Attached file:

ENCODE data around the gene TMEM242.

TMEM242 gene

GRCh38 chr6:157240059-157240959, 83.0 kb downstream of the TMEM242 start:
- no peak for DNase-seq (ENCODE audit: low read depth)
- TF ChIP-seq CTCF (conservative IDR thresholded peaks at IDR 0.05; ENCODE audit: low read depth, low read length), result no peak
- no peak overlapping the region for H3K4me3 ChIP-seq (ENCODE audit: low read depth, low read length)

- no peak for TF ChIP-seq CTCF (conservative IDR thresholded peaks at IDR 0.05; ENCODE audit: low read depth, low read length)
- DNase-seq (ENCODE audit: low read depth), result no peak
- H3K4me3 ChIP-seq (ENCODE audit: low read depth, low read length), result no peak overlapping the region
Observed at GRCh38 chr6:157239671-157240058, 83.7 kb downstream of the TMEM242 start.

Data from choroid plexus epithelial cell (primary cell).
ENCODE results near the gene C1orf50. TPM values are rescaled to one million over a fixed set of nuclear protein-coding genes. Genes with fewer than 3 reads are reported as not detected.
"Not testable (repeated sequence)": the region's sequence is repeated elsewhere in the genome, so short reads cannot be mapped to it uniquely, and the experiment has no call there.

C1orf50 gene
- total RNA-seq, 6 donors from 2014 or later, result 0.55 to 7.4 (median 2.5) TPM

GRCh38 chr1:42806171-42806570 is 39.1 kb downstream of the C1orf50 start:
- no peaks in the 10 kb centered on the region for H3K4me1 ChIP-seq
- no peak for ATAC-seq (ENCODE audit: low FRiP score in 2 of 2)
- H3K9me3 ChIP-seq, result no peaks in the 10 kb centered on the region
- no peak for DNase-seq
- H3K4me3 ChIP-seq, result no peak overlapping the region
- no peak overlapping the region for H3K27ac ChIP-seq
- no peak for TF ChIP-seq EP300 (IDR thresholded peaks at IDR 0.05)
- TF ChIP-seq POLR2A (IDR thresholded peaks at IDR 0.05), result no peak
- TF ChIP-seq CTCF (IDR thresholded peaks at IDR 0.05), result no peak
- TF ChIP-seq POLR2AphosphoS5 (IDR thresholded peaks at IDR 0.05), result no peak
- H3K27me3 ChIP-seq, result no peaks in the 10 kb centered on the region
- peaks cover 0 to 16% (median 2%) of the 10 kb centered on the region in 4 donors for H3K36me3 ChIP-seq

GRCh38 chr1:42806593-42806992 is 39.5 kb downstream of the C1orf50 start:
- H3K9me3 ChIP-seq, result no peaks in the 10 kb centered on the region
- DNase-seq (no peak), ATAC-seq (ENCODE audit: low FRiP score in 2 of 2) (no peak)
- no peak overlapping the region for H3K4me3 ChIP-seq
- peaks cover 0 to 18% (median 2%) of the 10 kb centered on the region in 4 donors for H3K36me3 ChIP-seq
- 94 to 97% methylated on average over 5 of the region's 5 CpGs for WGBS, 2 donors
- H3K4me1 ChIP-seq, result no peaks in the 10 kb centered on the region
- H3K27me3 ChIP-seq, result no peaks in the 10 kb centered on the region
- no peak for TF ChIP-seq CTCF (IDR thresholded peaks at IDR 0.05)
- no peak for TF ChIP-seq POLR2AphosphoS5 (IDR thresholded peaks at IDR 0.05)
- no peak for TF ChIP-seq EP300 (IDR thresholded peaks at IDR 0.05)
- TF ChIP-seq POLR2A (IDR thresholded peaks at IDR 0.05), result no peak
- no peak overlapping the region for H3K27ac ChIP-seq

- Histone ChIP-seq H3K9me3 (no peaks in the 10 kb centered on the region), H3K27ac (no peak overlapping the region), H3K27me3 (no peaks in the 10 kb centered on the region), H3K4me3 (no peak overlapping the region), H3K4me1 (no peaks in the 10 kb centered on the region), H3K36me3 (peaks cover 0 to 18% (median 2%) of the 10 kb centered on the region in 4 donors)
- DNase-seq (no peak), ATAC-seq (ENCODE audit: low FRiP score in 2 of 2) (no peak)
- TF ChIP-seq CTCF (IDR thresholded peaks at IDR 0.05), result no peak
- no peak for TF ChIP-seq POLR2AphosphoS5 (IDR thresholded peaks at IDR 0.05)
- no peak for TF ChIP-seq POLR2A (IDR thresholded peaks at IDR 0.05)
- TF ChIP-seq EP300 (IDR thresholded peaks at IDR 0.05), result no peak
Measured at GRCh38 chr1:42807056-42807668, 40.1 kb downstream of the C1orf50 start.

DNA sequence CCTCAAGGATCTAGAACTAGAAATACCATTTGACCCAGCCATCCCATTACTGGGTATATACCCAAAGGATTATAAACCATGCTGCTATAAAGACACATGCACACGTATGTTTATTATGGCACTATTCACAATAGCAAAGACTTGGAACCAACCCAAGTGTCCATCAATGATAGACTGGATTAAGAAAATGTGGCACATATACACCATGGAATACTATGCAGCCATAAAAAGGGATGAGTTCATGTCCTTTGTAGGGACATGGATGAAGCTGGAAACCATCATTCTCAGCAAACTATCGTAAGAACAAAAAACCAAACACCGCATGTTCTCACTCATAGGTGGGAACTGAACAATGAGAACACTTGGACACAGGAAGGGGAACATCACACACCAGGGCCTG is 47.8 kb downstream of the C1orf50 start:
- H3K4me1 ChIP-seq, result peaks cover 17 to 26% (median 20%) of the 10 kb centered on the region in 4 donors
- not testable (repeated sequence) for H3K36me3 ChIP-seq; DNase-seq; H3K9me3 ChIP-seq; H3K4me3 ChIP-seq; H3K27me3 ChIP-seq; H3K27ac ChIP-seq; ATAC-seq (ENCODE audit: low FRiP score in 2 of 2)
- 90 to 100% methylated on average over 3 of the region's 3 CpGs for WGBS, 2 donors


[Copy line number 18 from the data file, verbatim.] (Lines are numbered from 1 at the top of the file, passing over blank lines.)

- no peak for ATAC-seq (ENCODE audit: low FRiP score in 2 of 2)